Mary Did You Know

Mary did you Know?

Let’s talk about love. It comes in all forms – romantic love, parental love, sibling love, neighbor love….they are not all the same. Having fallen madly in love in college with an amazing lady, I thought I was educated on the subject. Then I had children, and I took a quantum leap into a world I never even sensed before. I love my kids today as much as I ever have, more perhaps, and with every year that goes by I get a deeper sense of the love that Mary had for Jesus. Love is about willingness to sacrifice my perceived needs for the one I love. Mary knew about sacrifice.

My favorite Christmas tune is “Mary did you Know.” Lyrics written by Mark Lowry, and his singing of it with the acapella group Voctave still moves me to tears – and I have listened to that version more than a hundred times. The lyrics capture the love of Mary for the child Jesus, and the rendering of it musically is beyond magical. Mary. Loved. Jesus.

Their love is something we only get glimpses of in scripture, but my favorite is the wedding at Cana in John 2. You may not consider this a love story. You know the sequence, they have run out of wine and Mary asks Jesus to intervene. His response is “Woman, why do you involve me, my hour has not yet come.”  Her response suggest that she knew differently. She does not say anything to Jesus, but rather addresses the servants, “Do whatever he tells you.” In all of John’s Gospel, those are the last words you hear from Mary.

And they are words of love and release. Jesus was about 30 years old, her son by incredible circumstances, but flesh of her flesh. She had him for 30 years, and based on her response here, she knew it was his time. It was indeed his time. In John’s Gospel, from this moment on, Jesus is engaged in ministry. It was time. He may not have heard from God, but it is clear that she had.

Consider for a moment the proper sequence. God had intervened in history and Jesus had come along, supernaturally to be sure, but still with all of Mary’s DNA. Mary carried him, she birthed him, raised him to adulthood. She loved him. When it was time to release him, God again clearly communicated to Mary that it was time.

It is all about agency. That is a technical term. Agency is the capacity of an actor to act in a given environment. God did not violate Mary’s agency. Somehow, in some way, He had communicated to her that it was now time for Jesus to move out into ministry. In whatever way that communication came, she acted upon it. She ignored Jesus’ comment and she instructed the servants to do what he said to do.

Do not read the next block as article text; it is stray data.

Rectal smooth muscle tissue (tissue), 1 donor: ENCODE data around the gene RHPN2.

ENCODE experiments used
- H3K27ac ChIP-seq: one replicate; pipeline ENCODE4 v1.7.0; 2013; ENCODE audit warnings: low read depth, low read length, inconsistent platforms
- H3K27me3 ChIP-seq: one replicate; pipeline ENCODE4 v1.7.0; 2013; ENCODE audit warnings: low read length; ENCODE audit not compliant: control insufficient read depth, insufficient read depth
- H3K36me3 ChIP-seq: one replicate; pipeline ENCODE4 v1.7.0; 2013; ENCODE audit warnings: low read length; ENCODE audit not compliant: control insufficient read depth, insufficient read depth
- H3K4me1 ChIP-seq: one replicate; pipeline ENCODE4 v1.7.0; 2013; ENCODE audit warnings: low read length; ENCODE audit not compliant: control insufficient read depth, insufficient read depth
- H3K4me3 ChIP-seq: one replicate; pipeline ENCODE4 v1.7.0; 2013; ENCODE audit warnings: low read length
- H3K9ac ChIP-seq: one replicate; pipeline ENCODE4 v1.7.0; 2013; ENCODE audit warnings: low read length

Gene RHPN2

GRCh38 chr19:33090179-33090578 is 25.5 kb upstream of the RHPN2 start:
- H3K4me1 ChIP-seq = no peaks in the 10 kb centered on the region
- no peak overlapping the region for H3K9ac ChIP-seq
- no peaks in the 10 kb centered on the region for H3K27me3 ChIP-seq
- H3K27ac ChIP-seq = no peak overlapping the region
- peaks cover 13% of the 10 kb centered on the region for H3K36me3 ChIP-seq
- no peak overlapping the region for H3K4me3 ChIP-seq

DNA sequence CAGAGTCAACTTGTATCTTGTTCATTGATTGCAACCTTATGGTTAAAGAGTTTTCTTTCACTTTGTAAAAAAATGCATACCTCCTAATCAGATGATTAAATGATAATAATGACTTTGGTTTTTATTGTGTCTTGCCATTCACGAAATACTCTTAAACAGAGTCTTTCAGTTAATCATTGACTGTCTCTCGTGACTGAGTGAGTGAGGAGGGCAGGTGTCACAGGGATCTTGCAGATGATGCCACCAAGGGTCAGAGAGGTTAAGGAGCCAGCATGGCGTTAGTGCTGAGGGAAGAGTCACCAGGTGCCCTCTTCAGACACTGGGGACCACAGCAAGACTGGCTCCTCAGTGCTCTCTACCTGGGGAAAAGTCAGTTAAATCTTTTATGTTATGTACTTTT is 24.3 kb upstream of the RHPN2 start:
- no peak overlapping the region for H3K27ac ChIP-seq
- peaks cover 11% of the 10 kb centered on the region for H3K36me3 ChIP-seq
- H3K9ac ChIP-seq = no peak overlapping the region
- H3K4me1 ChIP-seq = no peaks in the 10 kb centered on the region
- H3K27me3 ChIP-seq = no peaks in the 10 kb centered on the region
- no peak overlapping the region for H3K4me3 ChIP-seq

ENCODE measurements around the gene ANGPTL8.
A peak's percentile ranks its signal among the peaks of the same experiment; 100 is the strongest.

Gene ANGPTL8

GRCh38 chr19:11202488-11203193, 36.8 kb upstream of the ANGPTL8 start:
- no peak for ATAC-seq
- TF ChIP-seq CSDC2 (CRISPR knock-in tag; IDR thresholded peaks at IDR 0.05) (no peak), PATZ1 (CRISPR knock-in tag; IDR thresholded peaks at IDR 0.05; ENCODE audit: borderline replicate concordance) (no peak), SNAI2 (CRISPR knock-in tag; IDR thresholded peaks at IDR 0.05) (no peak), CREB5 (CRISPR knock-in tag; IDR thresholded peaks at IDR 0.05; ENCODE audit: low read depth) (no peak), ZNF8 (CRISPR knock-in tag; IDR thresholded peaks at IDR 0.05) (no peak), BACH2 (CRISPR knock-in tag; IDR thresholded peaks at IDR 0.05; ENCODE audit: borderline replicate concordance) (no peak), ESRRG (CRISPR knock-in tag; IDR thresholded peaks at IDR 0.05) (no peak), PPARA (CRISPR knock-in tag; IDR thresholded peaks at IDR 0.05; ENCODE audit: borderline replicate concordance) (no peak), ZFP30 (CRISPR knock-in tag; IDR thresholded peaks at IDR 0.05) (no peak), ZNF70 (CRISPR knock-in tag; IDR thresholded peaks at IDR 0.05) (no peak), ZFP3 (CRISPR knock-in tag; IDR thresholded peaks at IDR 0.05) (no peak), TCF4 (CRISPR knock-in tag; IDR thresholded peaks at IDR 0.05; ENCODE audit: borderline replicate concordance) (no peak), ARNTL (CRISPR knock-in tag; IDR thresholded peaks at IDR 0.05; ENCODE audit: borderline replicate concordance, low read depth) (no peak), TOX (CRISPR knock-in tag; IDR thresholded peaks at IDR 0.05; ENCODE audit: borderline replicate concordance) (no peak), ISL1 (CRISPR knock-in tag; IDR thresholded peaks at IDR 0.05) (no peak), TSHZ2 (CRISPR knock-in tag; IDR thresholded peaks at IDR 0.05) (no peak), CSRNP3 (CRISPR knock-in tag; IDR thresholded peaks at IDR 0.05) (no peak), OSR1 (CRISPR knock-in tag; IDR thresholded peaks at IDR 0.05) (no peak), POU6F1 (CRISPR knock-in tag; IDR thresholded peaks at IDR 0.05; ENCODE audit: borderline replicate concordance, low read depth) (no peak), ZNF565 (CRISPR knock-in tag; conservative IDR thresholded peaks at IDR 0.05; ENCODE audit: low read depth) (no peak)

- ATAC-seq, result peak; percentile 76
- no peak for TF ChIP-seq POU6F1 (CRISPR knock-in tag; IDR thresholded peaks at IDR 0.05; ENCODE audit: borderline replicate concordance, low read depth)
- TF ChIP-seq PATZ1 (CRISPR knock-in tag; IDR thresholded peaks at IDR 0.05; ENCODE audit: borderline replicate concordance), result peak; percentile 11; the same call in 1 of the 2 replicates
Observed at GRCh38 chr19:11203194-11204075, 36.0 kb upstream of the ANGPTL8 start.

They had not rehearsed this. This was live. Jesus, on the spot, tells the servants what to do. The result is amazing wine that impresses even the wedding banquet master. Few knew what it meant. But Mary knew. My, my…Mary knew.

She knew, in this act of sacrifice and love, that Jesus was going away, never to return. She knew what lay ahead of him, she knew how hard it would be to convince the local population that he was the single person, the Messiah, that their culture, nay, the world, had been awaiting for many, many generations. She knew; she knew that her release, her simple instructions to the servants, would result in her absorbing three years of pain and cultural ostracism (“That’s your son??”) as she awaited the culmination of his ministry.

And finally, the pain! She absorbed the pain of his itinerant ministry that never included her, of his arrest, his abuse at the hands of the Romans, the betrayal among the crowds…she was there, anguished, yet her love undiminished. I was in Rome 2 years ago and was able to stand in front of Michelangelo’s  Pieta, and I wept uncontrollably. He saw the love as he carved the marble – this was the love of a parent  combined with the love of a future yet unrealized. Can you imagine this –  the depth of her love, the volume of her sorrow, and yet the capacity of her hope? Amazing moment!

Jesus calls us to love God and love our neighbor as ourselves. Easy in concept, but so hard in execution. May love fill your every moment in this Advent season!

-Tom Boyle 

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